“Liz Cheney for President?” [Robert Reich]. “In her courage and integrity, Cheney — although conservative — reminds me of Senator Paul Wellstone, one of the most progressive politicians I’ve ever known. They also have in common a love of democracy.” • AAAAAUGGHGH!!!! Help me!!!!!!! My eyes!!!!!!!!!
UPDATE “Biden’s age would be ‘major issue’ if he runs again, Axelrod says” [The Hill]. “Former senior Obama adviser David Axelrod warned that President Biden’s age could be a ‘major issue’ in the 2024 presidential election. ‘The presidency is a monstrously taxing job and the stark reality is the president would be closer to 90 than 80 at the end of a second term, and that would be a major issue,’ Axelrod told The New York Times of 79-year-old Biden. ‘ and , and this has fed a narrative about competence that isn’t rooted in reality,’ he added.” • Ouch. Obama’s faction throws Biden under the bus?
Democrats en Déshabillé
I have moved my standing remarks on the Democrat Party (“the Democrat Party is a rotting corpse that can’t bury itself”) to a separate, back-dated post, to which I will periodically add material, summarizing the addition here in a “live” Water Cooler. (Hopefully, some Bourdieu.) It turns out that defining the Democrat Party is, in fact, a hard problem. I do think the paragraph that follows is on point all the way back to 2016, if not before:
The Democrat Party is the political expression of the class power of PMC, their base (lucidly explained by Thomas Frank in Listen, Liberal!). ; if the Democrat Party did not exist, the PMC would have to invent it. . (“PMC” modulo “class expatriates,” of course.) Second, all the working parts of the Party reinforce each other. Leave aside characterizing the relationships between elements of the Party (ka-ching, but not entirely) those elements comprise a network — a Flex Net? An iron octagon? — of funders, vendors, apparatchiks, electeds, NGOs, and miscellaneous mercenaries, with assets in the press and the intelligence community.
Note, of course, that the class power of the PMC both expresses and is limited by other classes; oligarchs and American gentry (see ‘industrial model’ of Ferguson, Jorgensen, and Jie) and the working class spring to mind. Suck up, kick down.
* * *
UPDATE “A new Latino media group is buying up — and shaking up — Spanish-language radio” [WLRN (Miami)]. “Univision is selling many of its Spanish-language radio stations — including Miami’s ultraconservative Radio Mambí — to a group led by Democrats. Creating a beachhead in a broadcast market often dominated by conservative or right-wing programming, a new and Latino-owned, bipartisan but Democrat-led media group will announce Friday it’s purchasing 18 major Spanish-language radio stations owned by the TelevisaUnivision network — including Miami’s Radio Mambí… WLRN has learned that the Latino Media Network, or LMN — headed by Stephanie Valencia, a Latino outreach director for former President Barack Obama, and Democratic activist Jess Morales Rocketto — has signed a ‘definitive agreement’ to buy the stations for $60 million. The media startup has launched after raising an initial $80 million. The AM and FM stations are located in 10 of the country’s largest Latino markets, including Miami, New York, Los Angeles, Chicago, Dallas, San Francisco, Houston and Las Vegas. LMN says it has secured financing from “leading Latino investors” as well as Lakestar Finance, an investment group associated with businessman-philanthropist George Soros…. The sales must still meet Federal Communications Commission (FCC) approval before LMN can fully operate the stations. That process could last well into 2023.” • Well, this is the Democrat answer to losing the Latin vote: A platform for better messaging. Now, I’m not gonna shed tears if any irredentist Cuban radio stations disappear from the airwaves. But can’t Soros stick to screwing up Eastern Europe?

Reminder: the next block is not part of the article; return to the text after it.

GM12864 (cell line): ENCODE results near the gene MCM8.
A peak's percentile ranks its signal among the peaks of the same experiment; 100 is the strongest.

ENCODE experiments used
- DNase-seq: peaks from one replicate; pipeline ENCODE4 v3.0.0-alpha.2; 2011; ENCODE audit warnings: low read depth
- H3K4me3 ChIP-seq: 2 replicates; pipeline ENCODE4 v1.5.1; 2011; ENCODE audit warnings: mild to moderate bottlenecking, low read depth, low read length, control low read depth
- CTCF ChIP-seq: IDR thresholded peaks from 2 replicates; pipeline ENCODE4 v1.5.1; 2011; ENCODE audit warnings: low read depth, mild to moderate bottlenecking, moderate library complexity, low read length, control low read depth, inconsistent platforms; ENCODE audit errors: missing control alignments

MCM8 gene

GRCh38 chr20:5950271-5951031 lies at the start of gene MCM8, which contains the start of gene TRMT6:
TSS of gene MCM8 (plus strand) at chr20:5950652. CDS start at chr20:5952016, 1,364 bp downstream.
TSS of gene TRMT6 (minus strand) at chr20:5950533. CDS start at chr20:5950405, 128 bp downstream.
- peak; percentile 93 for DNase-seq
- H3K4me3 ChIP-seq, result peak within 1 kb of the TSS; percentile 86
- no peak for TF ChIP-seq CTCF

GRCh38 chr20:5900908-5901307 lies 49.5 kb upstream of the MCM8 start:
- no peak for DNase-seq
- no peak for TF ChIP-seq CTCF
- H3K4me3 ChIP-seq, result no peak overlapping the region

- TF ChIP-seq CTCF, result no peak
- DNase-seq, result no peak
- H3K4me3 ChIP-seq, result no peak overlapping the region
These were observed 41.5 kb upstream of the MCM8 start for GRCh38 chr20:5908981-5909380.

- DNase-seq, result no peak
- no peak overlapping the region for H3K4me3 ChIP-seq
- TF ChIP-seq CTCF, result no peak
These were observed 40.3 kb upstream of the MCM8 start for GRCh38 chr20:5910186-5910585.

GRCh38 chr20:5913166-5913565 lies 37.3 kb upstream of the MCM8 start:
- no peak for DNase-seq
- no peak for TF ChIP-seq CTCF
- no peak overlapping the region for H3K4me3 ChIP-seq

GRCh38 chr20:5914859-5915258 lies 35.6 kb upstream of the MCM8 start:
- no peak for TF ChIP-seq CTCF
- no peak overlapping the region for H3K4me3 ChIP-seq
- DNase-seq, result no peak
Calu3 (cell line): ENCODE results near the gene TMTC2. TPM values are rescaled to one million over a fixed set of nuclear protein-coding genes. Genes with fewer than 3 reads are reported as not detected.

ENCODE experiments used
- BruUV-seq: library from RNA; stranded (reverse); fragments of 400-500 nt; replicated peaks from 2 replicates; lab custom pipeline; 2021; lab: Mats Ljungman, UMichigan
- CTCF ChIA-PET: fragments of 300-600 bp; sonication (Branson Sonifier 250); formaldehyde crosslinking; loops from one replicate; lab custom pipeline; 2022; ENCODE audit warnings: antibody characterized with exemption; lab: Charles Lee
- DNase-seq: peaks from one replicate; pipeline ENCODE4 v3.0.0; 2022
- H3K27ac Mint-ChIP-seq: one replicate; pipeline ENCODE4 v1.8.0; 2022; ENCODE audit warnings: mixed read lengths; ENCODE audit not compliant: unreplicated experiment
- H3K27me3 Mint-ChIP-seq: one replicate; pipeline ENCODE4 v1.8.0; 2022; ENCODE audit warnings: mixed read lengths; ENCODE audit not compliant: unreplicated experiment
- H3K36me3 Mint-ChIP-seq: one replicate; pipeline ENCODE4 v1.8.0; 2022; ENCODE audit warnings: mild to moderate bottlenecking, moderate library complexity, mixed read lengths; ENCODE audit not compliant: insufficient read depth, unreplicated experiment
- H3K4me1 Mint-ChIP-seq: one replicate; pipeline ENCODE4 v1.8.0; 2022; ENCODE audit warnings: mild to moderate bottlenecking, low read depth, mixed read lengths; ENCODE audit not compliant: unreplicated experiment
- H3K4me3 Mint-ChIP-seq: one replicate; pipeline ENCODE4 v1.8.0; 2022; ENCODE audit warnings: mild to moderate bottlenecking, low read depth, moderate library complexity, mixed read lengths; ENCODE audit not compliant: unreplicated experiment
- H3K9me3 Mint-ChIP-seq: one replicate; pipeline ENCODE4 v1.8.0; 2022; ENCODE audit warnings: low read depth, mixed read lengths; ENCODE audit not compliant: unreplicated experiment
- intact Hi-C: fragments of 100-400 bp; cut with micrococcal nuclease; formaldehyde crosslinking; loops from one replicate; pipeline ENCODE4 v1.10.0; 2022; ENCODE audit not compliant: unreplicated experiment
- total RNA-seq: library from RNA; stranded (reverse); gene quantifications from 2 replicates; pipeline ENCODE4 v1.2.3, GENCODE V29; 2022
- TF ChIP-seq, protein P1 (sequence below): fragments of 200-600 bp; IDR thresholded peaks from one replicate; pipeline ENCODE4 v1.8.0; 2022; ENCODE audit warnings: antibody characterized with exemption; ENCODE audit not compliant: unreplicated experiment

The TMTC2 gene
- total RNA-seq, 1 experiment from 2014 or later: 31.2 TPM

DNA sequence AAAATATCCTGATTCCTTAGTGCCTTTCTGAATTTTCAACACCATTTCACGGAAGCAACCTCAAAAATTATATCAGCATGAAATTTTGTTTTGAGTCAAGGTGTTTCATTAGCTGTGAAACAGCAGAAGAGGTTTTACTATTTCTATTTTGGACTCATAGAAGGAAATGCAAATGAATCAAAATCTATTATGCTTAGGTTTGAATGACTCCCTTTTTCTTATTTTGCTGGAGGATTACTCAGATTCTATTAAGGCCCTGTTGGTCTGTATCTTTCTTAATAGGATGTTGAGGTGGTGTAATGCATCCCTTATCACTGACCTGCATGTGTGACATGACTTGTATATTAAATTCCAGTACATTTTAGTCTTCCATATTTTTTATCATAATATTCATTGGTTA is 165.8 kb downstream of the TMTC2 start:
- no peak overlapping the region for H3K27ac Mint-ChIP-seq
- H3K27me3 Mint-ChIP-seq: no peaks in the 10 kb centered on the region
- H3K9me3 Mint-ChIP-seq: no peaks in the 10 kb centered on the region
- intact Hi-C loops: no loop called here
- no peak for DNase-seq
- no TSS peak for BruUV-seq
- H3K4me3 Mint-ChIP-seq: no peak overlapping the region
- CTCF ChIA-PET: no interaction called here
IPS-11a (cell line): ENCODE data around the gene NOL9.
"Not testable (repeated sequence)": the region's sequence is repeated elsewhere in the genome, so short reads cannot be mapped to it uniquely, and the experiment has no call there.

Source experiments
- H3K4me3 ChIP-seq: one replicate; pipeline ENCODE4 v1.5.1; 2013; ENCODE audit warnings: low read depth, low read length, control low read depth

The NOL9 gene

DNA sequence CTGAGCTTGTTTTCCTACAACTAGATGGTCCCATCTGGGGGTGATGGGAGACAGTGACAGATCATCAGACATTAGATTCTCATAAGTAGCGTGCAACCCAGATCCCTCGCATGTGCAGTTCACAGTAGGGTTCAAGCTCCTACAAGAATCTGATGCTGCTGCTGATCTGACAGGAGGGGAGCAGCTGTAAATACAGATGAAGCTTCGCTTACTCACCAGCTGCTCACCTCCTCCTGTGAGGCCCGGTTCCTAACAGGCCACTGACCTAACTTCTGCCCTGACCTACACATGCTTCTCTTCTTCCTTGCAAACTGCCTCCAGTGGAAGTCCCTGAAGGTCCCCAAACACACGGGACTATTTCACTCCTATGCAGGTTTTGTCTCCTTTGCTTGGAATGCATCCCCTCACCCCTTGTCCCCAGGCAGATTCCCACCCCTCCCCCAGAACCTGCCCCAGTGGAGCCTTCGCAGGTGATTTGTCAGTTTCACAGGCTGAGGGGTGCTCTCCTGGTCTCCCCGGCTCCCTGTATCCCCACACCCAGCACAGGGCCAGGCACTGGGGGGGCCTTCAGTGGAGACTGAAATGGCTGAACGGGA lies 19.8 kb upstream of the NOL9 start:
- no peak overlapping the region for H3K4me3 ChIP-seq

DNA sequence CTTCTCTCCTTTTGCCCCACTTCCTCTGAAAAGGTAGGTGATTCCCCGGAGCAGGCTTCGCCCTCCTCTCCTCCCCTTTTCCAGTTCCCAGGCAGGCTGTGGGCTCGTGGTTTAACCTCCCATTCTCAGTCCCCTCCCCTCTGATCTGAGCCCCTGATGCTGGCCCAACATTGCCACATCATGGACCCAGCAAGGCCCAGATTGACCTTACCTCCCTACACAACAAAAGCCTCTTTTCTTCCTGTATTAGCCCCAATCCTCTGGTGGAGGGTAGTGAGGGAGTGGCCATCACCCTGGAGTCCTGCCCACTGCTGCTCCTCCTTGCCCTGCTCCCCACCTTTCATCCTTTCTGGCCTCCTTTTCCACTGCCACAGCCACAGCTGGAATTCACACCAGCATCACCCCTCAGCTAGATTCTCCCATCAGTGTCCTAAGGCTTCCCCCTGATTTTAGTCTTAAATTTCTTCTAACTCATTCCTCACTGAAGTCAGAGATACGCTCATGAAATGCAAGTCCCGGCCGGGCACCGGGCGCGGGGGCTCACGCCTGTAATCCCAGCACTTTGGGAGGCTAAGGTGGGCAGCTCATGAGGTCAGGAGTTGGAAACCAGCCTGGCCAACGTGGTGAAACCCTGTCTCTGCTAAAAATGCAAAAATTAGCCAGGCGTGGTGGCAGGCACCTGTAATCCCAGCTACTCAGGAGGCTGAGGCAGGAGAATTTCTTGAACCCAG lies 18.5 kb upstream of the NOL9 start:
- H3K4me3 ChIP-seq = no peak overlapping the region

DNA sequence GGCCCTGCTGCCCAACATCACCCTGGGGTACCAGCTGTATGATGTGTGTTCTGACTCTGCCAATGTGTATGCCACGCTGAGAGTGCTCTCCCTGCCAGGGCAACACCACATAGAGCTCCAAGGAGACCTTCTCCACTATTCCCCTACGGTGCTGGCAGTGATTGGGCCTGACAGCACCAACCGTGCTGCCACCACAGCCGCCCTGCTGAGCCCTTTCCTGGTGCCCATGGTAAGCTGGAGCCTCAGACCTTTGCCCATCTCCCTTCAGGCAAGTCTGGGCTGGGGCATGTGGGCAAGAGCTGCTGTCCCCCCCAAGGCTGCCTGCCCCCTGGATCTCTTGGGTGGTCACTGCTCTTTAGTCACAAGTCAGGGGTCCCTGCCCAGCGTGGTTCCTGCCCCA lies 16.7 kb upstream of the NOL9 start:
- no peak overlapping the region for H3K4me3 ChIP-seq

UPDATE Obama Legacy